What does a strong focus on hierarchy mean for the Diocese of Adelaide?
The organisational culture profile for our Diocese is perceived to be strongly hierarchical.
Organisations with a strong focus on hierarchical culture tend to be fixated on maintenance, control, stability, and are primarily inwardly orientated.
Similar surveys applied in other church contexts outside our Anglican Diocese do not always, or even often, produce such strong perceptions of the influence of hierarchy on the dominant culture. We are special – but are we happy? In Part Three we will investigate our preferred cultural pattern in the context of our perception of the current culture profile.
Why or how did the ADA become such a hierarchy -dominant culture?
Culture tends to evolve as changes in an organisation’s external environment force adaptation, and consequent adjustments to their internal functioning.
The perception of the dominance of hierarchy can be understood in part because churches like ours are fundamentally hierarchical by nature- just watch any Diocesan procession. However, in the case of our Dioceses, immediate history can also partly explain how we have become so focused on regulation, predictability, and control.
The past 20 years or so have witnessed a rapid expansion in legislation relating to the governance required of all organisations.
The legislative responses and recommendations required to address the failings of churches and other institutions in child-protection matters has created a situation in which deferring to hierarchical administrative apparatus was probably a necessity, given the gravity of the need.
Adding to the weight of Safe Ministry compliance for both the Diocese and for the parishes, are new requirements for compliance with other legislation to do with (for example) financial reporting, director’s obligations, Work Health and Safety, and privacy.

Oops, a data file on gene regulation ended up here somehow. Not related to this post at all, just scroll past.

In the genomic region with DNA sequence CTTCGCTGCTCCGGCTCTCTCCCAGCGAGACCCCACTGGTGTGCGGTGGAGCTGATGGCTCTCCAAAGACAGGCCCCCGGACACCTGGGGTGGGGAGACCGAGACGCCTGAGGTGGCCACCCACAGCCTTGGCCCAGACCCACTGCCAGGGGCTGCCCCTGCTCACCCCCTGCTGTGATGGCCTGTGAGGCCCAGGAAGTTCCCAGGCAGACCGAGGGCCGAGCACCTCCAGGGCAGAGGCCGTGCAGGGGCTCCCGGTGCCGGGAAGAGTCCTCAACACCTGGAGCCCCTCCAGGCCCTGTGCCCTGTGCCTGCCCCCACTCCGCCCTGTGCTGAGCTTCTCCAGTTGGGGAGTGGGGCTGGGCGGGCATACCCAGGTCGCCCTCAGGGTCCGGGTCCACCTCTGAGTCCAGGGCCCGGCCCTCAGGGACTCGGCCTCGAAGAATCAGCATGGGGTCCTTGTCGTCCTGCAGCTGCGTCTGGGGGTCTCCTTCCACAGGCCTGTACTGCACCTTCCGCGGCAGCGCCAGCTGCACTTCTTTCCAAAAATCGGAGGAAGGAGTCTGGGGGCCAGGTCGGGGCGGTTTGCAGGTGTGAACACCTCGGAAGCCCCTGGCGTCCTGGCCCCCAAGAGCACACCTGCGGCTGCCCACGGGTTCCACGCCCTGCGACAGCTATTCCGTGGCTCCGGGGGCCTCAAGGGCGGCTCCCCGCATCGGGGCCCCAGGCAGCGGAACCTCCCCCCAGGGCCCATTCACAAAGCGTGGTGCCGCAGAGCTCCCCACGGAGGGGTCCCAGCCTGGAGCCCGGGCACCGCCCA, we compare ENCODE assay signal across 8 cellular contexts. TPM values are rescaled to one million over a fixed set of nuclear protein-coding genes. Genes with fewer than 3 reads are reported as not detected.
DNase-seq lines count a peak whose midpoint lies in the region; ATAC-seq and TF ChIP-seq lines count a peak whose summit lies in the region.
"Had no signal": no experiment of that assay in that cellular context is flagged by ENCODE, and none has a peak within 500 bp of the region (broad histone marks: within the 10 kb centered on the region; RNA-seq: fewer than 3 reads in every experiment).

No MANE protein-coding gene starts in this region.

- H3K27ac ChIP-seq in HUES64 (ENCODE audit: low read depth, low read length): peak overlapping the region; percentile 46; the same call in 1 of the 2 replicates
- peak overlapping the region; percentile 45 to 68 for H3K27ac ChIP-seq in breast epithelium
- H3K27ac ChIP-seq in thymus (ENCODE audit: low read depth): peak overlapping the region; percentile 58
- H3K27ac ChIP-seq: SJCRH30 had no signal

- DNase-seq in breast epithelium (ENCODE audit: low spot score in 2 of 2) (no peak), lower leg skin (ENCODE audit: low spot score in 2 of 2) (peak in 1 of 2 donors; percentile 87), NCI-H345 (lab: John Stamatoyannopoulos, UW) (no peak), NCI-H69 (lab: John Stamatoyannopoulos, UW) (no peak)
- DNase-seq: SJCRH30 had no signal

Many of the compliance burdens require resources that most parishes simply do not have.
It was necessary, therefore, for the Diocese to provide direction for parishes, and create policies and ordinances to safeguard the mission of the church. In many ways, only the hierarchy, using hierarchical apparatus such as legislation and policy, could lead the organisational responses required. Consequently, it may be that the perception of a dominant hierarchical culture has swelled, to the likely impoverishment of other quadrants; clan, adhocracy and market.
What now for our hierarchical Diocese?
With an image of what the Adelaide Diocese’ participants view to be its current cultural reality, we can turn in the final part of this series to the vision of the preferred cultural profile and the potential for the transformation sought.
In part three we will delve into what the participants said they wanted in their Diocesan culture. *Spoiler alert* everybody wants the same thing.
Are we ready to make the changes that would enable the flourishing of Adelaide’s parishes?